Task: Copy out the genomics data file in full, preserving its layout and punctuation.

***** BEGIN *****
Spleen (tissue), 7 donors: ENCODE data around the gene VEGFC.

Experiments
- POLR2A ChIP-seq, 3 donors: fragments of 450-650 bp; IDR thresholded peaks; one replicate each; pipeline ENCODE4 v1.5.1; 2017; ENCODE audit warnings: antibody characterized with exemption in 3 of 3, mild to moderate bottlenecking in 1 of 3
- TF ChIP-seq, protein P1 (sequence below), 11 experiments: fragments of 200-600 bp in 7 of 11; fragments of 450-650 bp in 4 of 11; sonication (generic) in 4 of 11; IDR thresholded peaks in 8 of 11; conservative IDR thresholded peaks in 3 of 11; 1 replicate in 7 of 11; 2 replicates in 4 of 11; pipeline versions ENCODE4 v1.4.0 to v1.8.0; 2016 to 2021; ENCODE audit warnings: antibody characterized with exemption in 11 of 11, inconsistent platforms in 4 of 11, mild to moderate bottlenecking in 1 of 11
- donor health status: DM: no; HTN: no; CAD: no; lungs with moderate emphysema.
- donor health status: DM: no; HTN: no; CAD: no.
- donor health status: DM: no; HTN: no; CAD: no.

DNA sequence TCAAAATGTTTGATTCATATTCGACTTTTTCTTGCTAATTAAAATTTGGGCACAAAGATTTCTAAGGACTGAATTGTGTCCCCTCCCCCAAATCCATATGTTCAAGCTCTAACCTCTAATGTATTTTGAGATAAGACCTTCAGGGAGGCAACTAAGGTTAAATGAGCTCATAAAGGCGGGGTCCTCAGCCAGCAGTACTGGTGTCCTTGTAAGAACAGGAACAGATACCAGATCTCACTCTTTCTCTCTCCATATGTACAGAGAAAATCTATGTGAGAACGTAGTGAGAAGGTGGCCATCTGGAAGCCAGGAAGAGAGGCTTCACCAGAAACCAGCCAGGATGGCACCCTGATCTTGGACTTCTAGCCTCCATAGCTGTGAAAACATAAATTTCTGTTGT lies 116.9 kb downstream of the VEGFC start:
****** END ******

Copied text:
Spleen (tissue), 7 donors: ENCODE data around the gene VEGFC.

Experiments
- POLR2A ChIP-seq, 3 donors: fragments of 450-650 bp; IDR thresholded peaks; one replicate each; pipeline ENCODE4 v1.5.1; 2017; ENCODE audit warnings: antibody characterized with exemption in 3 of 3, mild to moderate bottlenecking in 1 of 3
- TF ChIP-seq, protein P1 (sequence below), 11 experiments: fragments of 200-600 bp in 7 of 11; fragments of 450-650 bp in 4 of 11; sonication (generic) in 4 of 11; IDR thresholded peaks in 8 of 11; conservative IDR thresholded peaks in 3 of 11; 1 replicate in 7 of 11; 2 replicates in 4 of 11; pipeline versions ENCODE4 v1.4.0 to v1.8.0; 2016 to 2021; ENCODE audit warnings: antibody characterized with exemption in 11 of 11, inconsistent platforms in 4 of 11, mild to moderate bottlenecking in 1 of 11
- donor health status: DM: no; HTN: no; CAD: no; lungs with moderate emphysema.
- donor health status: DM: no; HTN: no; CAD: no.
- donor health status: DM: no; HTN: no; CAD: no.

DNA sequence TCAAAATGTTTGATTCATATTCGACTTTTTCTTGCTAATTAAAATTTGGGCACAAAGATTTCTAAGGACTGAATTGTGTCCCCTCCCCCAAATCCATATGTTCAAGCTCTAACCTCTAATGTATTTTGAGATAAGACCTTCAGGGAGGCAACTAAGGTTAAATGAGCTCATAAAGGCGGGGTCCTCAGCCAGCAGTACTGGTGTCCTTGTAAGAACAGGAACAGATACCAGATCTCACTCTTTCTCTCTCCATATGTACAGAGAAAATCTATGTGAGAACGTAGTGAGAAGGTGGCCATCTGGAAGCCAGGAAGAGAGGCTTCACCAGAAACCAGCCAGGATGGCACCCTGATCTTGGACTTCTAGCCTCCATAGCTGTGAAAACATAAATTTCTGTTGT lies 116.9 kb downstream of the VEGFC start: